Choosing to pursue a doctorate is a decision that can't be taken lightly. Not only does earning one require a significant, and obvious, investment of time and energy, but the true value of the degree may not be realized for years to come. In order to avoid any unwelcome surprises as a doctoral candidate, it is important every student understand the implications of earning a doctorate before applying.
This guide will provide you with the resources you need to decide whether or not the value of a Ph.D. holds up in your chosen field.
When is a Ph.D. Required?
While a Ph.D. is not necessarily required to in any field, there are several specific positions which require a doctorate. Remember that many fields offer degrees that are equivalent to a Ph.D., such as the medical field, which requires practicing physicians earn a professional doctorate (M.D., or Doctor of Medicine) in the United States. Medical Doctors can also earn a Ph.D. in Medicine, but this usually indicates their career focus will be on medical research and instruction.
At most colleges and universities throughout the country, professors are required to hold doctorates in the field they instruct. By holding a doctorate, professors are able to prove to university administration and the student body that they are capable of providing high-level instruction in their field of expertise. Also, the time spent earning their doctorate gives them the opportunity to familiarize themselves with the ins-and-outs of academic life (and politics) before taking on the role.
There are also several roles in STEM fields (Science, Technology, Engineering and Mathematics) that require, or strongly encourage, candidates to hold specialized doctorates. Similar to academia, STEM roles that are mostly research-based tend to require hired specialists to hold a doctorate. Examples of this can be found in Astronomy and Astrophysics. The same is also true for chief scientists, who are required to lead and manage large scale research and development projects for businesses in the private sector, or even the government.
In the world of business, a master’s degree (ex. Master’s in Business Administration or MBA) is usually all that’s required to enter the highest professional levels. There are several business-related roles, however, that require or at least suggest candidates hold a doctorate. Business economists, for example, are often required to conduct intricate numbers-based research and advise a business to take action based upon this research. The depth of knowledge and expertise offered by a Ph.D.-level economist or statistician is indispensable to the companies that hire these candidates.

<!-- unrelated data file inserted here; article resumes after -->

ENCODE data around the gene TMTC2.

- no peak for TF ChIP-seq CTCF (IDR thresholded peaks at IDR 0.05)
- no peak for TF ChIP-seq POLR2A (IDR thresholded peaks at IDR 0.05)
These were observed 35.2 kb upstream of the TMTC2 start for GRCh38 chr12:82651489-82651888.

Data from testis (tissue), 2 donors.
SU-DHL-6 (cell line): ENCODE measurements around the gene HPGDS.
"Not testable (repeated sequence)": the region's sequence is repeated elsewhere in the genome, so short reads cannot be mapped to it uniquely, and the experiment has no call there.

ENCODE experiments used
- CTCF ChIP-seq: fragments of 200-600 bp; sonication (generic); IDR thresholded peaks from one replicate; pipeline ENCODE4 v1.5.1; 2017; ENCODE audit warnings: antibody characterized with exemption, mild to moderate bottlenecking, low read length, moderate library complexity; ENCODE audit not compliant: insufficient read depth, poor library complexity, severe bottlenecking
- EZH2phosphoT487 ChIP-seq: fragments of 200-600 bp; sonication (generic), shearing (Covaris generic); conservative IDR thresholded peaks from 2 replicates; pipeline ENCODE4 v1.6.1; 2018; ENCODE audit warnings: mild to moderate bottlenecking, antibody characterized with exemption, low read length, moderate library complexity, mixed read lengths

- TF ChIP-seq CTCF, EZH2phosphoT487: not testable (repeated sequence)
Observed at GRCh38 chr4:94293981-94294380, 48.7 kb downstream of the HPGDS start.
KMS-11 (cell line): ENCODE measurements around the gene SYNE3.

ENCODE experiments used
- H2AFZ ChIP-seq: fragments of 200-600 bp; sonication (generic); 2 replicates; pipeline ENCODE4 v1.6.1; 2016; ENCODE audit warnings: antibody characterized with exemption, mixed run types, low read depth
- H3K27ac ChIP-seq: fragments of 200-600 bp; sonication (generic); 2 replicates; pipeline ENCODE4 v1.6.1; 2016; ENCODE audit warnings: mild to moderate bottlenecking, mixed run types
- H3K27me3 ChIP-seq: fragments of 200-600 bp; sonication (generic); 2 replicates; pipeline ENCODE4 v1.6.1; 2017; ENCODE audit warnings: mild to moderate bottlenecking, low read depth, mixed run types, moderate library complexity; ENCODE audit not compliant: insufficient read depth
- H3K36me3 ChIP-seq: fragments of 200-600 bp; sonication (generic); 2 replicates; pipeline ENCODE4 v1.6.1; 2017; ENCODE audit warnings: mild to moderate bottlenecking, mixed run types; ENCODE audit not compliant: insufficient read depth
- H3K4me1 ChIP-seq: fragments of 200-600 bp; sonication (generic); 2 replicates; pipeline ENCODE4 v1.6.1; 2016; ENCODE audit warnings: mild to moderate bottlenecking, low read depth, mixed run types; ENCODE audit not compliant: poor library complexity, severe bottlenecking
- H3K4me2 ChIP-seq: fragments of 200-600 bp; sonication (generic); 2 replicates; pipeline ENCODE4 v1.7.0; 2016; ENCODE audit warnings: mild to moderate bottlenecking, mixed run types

Careers with Major Salary Increases for Ph.D.s
While most people tend to believe there is a proportional relationship between the level of one’s education and the salary they deserve, it doesn't always work that way. Often, graduate students pursue their doctorates before carefully determining whether or not earning one was really the right for them. But there are, of course, several career paths where holding a Ph.D. can significantly boost your earning power in today’s job market.
According to an informative guidebook published by Georgetown University, doctoral degrees still lag somewhat behind professional degrees when it comes to median lifetime earnings. This is particularly the case in health-related professions. The fields where doctorate recipients beat out other degree holders in terms of lifetime earnings are STEM, education and community service and the arts. Interestingly, Ph.D. holders also tend to receive larger lifetime earnings in managerial and professional occupations.
On average, a doctoral degree holder will make $3.3 million over their lifetime. This figure is roughly $600,000 more than the lifetime earnings for master’s degree holders. Achieving the most lifetime earnings with a Ph.D. often limits occupational choices to highly lucrative fields, such as business and healthcare. On the other hand, occupations with the lowest earnings potential for Ph.D. holders are administrative assistants, salespersons, clergy, counselors and retail supervisors.